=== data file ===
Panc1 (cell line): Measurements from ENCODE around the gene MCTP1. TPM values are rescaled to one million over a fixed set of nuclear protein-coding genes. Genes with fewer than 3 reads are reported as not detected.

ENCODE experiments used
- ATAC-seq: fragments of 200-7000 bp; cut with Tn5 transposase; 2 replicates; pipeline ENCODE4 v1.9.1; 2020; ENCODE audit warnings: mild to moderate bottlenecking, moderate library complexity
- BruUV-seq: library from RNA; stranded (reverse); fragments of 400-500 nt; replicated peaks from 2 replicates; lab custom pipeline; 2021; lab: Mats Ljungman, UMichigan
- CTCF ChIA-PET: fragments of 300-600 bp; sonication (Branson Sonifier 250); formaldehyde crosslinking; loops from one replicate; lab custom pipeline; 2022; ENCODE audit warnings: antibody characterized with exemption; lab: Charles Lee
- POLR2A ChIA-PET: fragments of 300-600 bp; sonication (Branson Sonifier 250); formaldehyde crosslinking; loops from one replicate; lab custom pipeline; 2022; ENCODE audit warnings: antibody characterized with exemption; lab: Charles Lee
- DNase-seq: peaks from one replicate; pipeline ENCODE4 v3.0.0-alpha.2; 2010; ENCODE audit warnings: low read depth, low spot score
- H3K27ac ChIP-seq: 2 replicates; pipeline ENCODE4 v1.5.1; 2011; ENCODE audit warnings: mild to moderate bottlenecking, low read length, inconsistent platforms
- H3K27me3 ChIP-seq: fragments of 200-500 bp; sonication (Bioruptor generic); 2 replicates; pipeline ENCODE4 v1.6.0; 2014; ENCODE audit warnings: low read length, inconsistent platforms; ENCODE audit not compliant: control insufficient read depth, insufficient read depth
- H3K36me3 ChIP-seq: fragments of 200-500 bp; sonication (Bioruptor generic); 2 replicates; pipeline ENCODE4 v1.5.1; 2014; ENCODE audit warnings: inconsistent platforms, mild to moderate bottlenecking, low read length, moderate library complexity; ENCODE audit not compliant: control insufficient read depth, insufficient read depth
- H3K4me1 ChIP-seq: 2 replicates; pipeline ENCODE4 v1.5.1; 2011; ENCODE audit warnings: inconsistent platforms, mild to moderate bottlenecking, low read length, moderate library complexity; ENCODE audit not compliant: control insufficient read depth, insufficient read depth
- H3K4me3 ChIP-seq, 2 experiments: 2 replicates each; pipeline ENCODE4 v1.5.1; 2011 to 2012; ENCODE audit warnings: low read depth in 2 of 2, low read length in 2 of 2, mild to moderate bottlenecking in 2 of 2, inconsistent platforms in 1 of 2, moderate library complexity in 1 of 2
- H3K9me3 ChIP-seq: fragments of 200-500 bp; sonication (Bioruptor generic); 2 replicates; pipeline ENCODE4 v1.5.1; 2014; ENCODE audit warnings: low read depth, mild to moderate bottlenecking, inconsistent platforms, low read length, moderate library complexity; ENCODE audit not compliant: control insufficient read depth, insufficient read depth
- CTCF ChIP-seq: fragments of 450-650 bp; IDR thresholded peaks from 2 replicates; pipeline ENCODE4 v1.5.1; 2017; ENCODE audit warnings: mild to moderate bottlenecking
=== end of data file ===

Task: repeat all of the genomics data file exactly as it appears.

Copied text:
Panc1 (cell line): Measurements from ENCODE around the gene MCTP1. TPM values are rescaled to one million over a fixed set of nuclear protein-coding genes. Genes with fewer than 3 reads are reported as not detected.

ENCODE experiments used
- ATAC-seq: fragments of 200-7000 bp; cut with Tn5 transposase; 2 replicates; pipeline ENCODE4 v1.9.1; 2020; ENCODE audit warnings: mild to moderate bottlenecking, moderate library complexity
- BruUV-seq: library from RNA; stranded (reverse); fragments of 400-500 nt; replicated peaks from 2 replicates; lab custom pipeline; 2021; lab: Mats Ljungman, UMichigan
- CTCF ChIA-PET: fragments of 300-600 bp; sonication (Branson Sonifier 250); formaldehyde crosslinking; loops from one replicate; lab custom pipeline; 2022; ENCODE audit warnings: antibody characterized with exemption; lab: Charles Lee
- POLR2A ChIA-PET: fragments of 300-600 bp; sonication (Branson Sonifier 250); formaldehyde crosslinking; loops from one replicate; lab custom pipeline; 2022; ENCODE audit warnings: antibody characterized with exemption; lab: Charles Lee
- DNase-seq: peaks from one replicate; pipeline ENCODE4 v3.0.0-alpha.2; 2010; ENCODE audit warnings: low read depth, low spot score
- H3K27ac ChIP-seq: 2 replicates; pipeline ENCODE4 v1.5.1; 2011; ENCODE audit warnings: mild to moderate bottlenecking, low read length, inconsistent platforms
- H3K27me3 ChIP-seq: fragments of 200-500 bp; sonication (Bioruptor generic); 2 replicates; pipeline ENCODE4 v1.6.0; 2014; ENCODE audit warnings: low read length, inconsistent platforms; ENCODE audit not compliant: control insufficient read depth, insufficient read depth
- H3K36me3 ChIP-seq: fragments of 200-500 bp; sonication (Bioruptor generic); 2 replicates; pipeline ENCODE4 v1.5.1; 2014; ENCODE audit warnings: inconsistent platforms, mild to moderate bottlenecking, low read length, moderate library complexity; ENCODE audit not compliant: control insufficient read depth, insufficient read depth
- H3K4me1 ChIP-seq: 2 replicates; pipeline ENCODE4 v1.5.1; 2011; ENCODE audit warnings: inconsistent platforms, mild to moderate bottlenecking, low read length, moderate library complexity; ENCODE audit not compliant: control insufficient read depth, insufficient read depth
- H3K4me3 ChIP-seq, 2 experiments: 2 replicates each; pipeline ENCODE4 v1.5.1; 2011 to 2012; ENCODE audit warnings: low read depth in 2 of 2, low read length in 2 of 2, mild to moderate bottlenecking in 2 of 2, inconsistent platforms in 1 of 2, moderate library complexity in 1 of 2
- H3K9me3 ChIP-seq: fragments of 200-500 bp; sonication (Bioruptor generic); 2 replicates; pipeline ENCODE4 v1.5.1; 2014; ENCODE audit warnings: low read depth, mild to moderate bottlenecking, inconsistent platforms, low read length, moderate library complexity; ENCODE audit not compliant: control insufficient read depth, insufficient read depth
- CTCF ChIP-seq: fragments of 450-650 bp; IDR thresholded peaks from 2 replicates; pipeline ENCODE4 v1.5.1; 2017; ENCODE audit warnings: mild to moderate bottlenecking